- Processed foods
- Fried foods
- Snack foods, such as chips, crackers & cookies
- Margarine & salad dressings
- Pie Crusts
- Frozen pizza
- Coffee creamers
“In this case, it has become clear that what’s good for extending shelf-life is not equally good for extending human life,” writes Susan Mayne, Ph.D., Director of FDA’s Center for Food Safety and Applied Nutrition
Beware of packages that label their foods as free of trans fat. In the United States, if a food contains less than 0.5 grams of trans fat a serving, it can be labeled trans fat-free. Even though those amounts seem small, they can add up quickly if you eat a lot of foods containing small amounts of trans fat. Do your due diligence by reading the ingredients list. You can tell that a food has trans fat in it if it contains “partially hydrogenated oil.”
Related reading: Do You Know These 10 tricks Food Marketers Use to Make You Buy?
Vegetable oils and animal fats: “vegetable oils and animal fats can also raise triglycerides. The big issue here is that if these oils and fats have been exposed to high amounts of temperature and processing, triglycerides are getting dumped into your body chock full of free radicals.” If your diet includes a high amount of roasted seeds or roasted nuts, nut butters, heated oils such as heated coconut oil or heated extra virgin olive oil, barbecued meats or meats cooked at very high temperatures, then your triglyceride count is going to go up, as Ben Greenfield covered in his popular guest post, “4 Dangers of a low-carb, high-fat diet.”
Possible Ways to Lower Triglycerides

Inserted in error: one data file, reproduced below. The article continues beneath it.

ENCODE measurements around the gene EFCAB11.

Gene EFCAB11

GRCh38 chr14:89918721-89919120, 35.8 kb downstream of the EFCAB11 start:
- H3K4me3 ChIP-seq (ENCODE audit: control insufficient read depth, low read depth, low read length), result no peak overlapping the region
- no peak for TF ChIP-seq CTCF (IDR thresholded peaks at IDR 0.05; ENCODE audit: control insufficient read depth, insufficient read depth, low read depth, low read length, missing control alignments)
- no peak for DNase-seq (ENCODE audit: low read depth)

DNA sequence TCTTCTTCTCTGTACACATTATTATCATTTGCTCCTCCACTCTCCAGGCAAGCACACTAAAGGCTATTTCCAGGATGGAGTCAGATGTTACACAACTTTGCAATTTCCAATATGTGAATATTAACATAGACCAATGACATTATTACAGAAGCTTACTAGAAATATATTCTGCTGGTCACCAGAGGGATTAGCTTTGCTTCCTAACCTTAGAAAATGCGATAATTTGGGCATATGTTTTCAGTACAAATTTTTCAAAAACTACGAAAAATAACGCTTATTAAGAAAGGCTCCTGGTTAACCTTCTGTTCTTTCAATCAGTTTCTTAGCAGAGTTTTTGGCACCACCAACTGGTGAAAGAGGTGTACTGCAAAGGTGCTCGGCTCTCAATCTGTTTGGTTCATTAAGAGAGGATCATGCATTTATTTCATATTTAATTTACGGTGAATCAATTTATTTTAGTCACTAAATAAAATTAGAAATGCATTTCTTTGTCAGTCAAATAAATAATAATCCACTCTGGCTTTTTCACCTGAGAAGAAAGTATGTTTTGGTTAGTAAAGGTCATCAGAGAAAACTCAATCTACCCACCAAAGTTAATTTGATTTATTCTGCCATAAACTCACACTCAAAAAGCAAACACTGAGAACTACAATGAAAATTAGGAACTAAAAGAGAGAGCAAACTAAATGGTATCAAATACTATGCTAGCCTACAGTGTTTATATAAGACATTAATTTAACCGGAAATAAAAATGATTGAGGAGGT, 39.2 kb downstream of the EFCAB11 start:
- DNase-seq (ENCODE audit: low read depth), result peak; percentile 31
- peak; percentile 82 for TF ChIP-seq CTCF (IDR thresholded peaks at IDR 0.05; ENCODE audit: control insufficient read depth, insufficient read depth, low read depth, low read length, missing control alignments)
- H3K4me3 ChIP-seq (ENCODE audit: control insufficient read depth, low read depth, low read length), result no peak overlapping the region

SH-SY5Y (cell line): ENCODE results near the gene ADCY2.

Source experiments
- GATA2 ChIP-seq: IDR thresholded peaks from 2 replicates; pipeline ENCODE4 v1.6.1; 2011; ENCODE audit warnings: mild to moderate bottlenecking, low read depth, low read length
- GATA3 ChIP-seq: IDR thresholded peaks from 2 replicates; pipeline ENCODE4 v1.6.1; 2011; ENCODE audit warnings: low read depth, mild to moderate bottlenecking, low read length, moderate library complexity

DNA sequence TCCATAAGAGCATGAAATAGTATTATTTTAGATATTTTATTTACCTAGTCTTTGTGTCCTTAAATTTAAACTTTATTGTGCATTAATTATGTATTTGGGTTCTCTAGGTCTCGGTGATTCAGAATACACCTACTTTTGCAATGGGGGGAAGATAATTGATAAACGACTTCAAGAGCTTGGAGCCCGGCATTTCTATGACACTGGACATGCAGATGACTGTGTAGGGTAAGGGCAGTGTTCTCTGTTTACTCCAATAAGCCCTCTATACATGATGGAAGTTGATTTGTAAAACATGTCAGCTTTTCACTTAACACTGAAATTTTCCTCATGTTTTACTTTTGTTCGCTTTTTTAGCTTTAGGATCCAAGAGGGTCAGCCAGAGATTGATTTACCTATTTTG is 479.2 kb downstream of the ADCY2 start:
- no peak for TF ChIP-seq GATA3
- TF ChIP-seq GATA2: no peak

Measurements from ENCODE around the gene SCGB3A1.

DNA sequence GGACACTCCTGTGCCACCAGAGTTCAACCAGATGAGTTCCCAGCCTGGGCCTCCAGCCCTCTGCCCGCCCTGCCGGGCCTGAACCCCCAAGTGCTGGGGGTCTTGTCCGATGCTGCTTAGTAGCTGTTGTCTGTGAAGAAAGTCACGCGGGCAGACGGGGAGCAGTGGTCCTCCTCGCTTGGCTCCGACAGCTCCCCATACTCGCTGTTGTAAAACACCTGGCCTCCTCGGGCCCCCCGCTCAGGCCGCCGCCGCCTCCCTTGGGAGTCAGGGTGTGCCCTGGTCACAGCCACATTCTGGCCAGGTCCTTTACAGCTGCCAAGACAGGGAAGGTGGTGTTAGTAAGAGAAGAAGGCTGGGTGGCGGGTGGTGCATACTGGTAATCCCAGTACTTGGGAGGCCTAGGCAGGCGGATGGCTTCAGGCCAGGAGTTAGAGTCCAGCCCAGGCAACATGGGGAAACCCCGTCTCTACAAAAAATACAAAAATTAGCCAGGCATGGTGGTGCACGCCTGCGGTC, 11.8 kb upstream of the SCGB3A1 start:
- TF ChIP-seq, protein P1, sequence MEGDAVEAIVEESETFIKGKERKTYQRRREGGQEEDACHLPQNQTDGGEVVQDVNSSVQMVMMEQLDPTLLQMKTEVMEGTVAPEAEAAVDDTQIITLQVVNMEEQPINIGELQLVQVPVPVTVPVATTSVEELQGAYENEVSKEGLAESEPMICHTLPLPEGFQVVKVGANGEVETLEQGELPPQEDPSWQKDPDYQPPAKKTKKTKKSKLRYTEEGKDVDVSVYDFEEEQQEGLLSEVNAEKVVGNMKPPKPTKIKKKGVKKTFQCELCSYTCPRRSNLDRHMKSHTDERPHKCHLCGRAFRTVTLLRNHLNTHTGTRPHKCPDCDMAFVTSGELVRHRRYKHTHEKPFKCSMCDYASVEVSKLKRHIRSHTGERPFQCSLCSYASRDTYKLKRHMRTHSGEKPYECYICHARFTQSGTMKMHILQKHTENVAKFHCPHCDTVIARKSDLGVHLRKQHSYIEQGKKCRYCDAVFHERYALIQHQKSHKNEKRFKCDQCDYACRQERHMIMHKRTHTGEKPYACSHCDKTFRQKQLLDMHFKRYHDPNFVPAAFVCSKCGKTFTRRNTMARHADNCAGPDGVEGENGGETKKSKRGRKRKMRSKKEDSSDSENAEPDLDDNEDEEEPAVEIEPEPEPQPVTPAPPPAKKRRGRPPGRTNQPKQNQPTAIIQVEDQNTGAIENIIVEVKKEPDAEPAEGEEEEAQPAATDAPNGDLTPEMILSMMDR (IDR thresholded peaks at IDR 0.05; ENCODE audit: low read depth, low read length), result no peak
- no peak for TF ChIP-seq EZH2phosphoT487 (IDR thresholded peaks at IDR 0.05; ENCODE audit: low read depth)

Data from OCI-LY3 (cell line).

The ideal triglycerides level is <100 mg/dL. The ideal ratio of triglycerides to HDL cholesterol is less than 2:1, while a ratio greater than 6:1 is considered very high risk. By lowering your triglycerides and this ratio, you can further protect yourself from cardiovascular diseases, such as a heart attack or stroke.
If your health is at risk from high triglycerides, you should talk with your doctor about how you can best lower your levels, especially if you choose to take over-the-counter supplements. A consultation with a WellnessFX practitioner can also provide you with a customized, actionable plan based on your health profile.
Here are some steps that can help lower levels:
- Reduce intake of processed simple carbohydrates such as heavily processed foods, alcohol, high fructose corn syrup, and sugar. Need help kicking the sugar habit? Check out our tips on how to cut back.
- Increase overall activity and exercise. This will not only serve to boost HDL cholesterol while lowering LDL cholesterol and triglycerides but also increase your caloric needs so there are fewer excess calories. Here are a few suggestions on how to get started on making the most of the workout time you have, even if it’s just 10 minutes.
- Lowering alcohol and high-fructose corn syrup which get metabolized fairly directly to triglycerides
- Watch this video where we break down your lipid biomarkers in an easy to understand way.
Are there side effects that let me know if my triglycerides are high?
High triglycerides by themselves do not typically cause symptoms unless extremely high. The best way to know your triglyceride level and health risks is through regular blood testing. If you have your health data, you can take action:
How WellnessFX Can Help
Curious about your triglycerides? Your blood cells regenerate every 120 days, so we recommend an assessment via biomarker testing. A re-assessment every 4-6 months, after instituting new habits, can help provide you with an accurate picture of where your triglycerides (and total health) are.
The posts on this blog are for information only, and are not intended to substitute for a doctor-patient or other healthcare professional-patient relationship nor do they constitute medical or healthcare advice of any kind. Any information in these posts should not be acted upon without consideration of primary source material and professional input from one's own healthcare professionals.